This month will see water temperatures reach their peak and knock all the season’s species into top gear, particularly the more resident species like bream, mulloway and flatties – the flathead metabolism is directly affected by water temperatures.
Flatties are well distributed throughout the harbour from the uppermost reaches to the heads. The lower reaches around the heads are dominated by the smaller sand flathead, commonly encountered offshore with the occasional dusky thrown in if you use larger live baits. Upstream is the exclusive domain of the dusky who, despite growing to considerably larger sizes, is comfortable in as little as 1ft of water.
Flatties have a reputation for being poor sportfish, which holds true for bait fishing techniques. This can be totally disregarded when they’re targeted with lures. The skill, thrill and anticipation involved in hunting flatties on lures are different to any other predatory species, including the tropical glamour fish. Although the fight from a lure-caught flathead bears little resemblance to that of the northern mangrove inhabitants, it’s a huge improvement to one caught on bait. In the clearer water often found in the upper reaches of Middle Harbour and Lane Cove River, there’s the added appeal of the visual thrill and seeing the hooked fish in action.
Some of the best areas in the harbour to lure fish for flatties include the shallows of Rose Bay, the upper reaches of Middle Harbour, the entire length of Lane Cove River, Iron Cove and the Parramatta River from Gladesville Bridge upstream. The best times to work these areas are the two hours before low tide and one hour after it starts to come back in. It’s even better if this tide occurs early morning or late afternoon.
Flathead congregate around channel edges, rock bars, weed banks and sand or mud bank drop-offs. Any area where water is channelled off mangrove stands or flats on a falling tide is well worth a throw. A single-handed spinning or light baitcasting outfit loaded with 3-4kg line will handle any flathead, provided you use a more substantial trace of around 10kg.
Flathead will hit almost anything that swims past their face. With the emphasis on presenting the lure close to the fish, depth capabilities are the major consideration when choosing a lure for flatties. You’ll be fishing depths ranging from 1-30ft, so you’ll need a large selection of lures should you opt for diving minnow style lures.
A more versatile and possibly more effective option is to carry two types of soft plastic lures. For the shallows (1-4ft) a stickbait like the Slug-Go is deadly on flatties, especially around weed. To cover all depths, it’s hard to go past a soft plastic on a jighead.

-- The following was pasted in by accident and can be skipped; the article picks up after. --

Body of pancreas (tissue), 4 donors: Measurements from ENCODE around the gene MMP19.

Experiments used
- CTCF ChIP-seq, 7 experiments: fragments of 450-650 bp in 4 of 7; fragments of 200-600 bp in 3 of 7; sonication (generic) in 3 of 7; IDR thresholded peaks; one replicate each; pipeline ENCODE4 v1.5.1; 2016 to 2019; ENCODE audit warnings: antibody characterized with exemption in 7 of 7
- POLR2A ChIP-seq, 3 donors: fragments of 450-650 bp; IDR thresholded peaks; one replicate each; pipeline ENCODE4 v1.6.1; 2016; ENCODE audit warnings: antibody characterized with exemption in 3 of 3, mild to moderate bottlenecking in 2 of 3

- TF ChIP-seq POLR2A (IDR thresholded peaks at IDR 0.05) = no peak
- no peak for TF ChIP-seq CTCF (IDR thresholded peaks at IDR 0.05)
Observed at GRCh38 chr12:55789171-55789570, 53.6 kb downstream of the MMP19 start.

Until recently, I’d never thought of flathead as a snag dweller – I was canoeing down a tiny little creek at South West Rocks with my partner Kath and our two kids. For the most part the creek was not much more than ankle deep at low tide. When we got down to where the creek enters the sea, we paddled past a snag pile, a combination of a fallen tree and an entanglement of tree roots.
It was sitting in about 4ft of water and I noticed a couple of nice sized luderick and bream sitting around it. Blue water was pushing in from the sea on an incoming tide, so we decided to pull up and go for a swim. Kath put on a mask and snorkel and did a couple of passes of the snag. She reported seeing the bream and luderick, but added that she also saw what she thought was a school of flathead dash into the snag on her approach.
Of course, I had to see this for myself. I borrowed the mask and swam to the snag. Sure enough, sitting deep in the shadows were dozens of flathead. The highest concentration of them was one patch that had at least seven fish stacked on a space of sand not much bigger than a garbage tin lid, with some of them literally lying on top of each other. There were at least four other patches of fish that I could see and I’m sure more up the back of the snag in the reaches too tangled for me to safely access.
The fish averaged about 45cm, which perfectly matched the lines I had seen on the sandbanks at low tide. The snag also had a cloud of small glass perch, of which the flathead were showing no interest in. My guess is that the flatties take cover in the snag by day and move onto the shallows at night to feed. It was our last day of holidays, so I didn’t get a chance to revisit the snag with a flick stick, but I know where I’ll be dropping a few weedless stickbaits on my next trip.
The harbour has been alive with pelagics this season, including more salmon than I’ve ever seen before. Tailor and kings are in on the act and if you let your lure fall through the surface schools, there’s every chance a trevally will grab it. All the usual spots are worth a go, including Inner North Head, Clifton Gardens, Taylors Bay and North Harbour. You can probably add bonito to the list, but they’re notoriously less predictable than the others.Reads: 879